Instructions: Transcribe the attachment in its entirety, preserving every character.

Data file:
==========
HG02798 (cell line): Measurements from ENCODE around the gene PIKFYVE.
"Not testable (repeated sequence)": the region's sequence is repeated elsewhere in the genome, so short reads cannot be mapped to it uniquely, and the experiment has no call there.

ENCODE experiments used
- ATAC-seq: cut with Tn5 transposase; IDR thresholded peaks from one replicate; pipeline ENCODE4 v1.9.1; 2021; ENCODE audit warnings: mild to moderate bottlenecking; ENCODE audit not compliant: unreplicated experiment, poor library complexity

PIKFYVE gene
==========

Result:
HG02798 (cell line): Measurements from ENCODE around the gene PIKFYVE.
"Not testable (repeated sequence)": the region's sequence is repeated elsewhere in the genome, so short reads cannot be mapped to it uniquely, and the experiment has no call there.

ENCODE experiments used
- ATAC-seq: cut with Tn5 transposase; IDR thresholded peaks from one replicate; pipeline ENCODE4 v1.9.1; 2021; ENCODE audit warnings: mild to moderate bottlenecking; ENCODE audit not compliant: unreplicated experiment, poor library complexity

PIKFYVE gene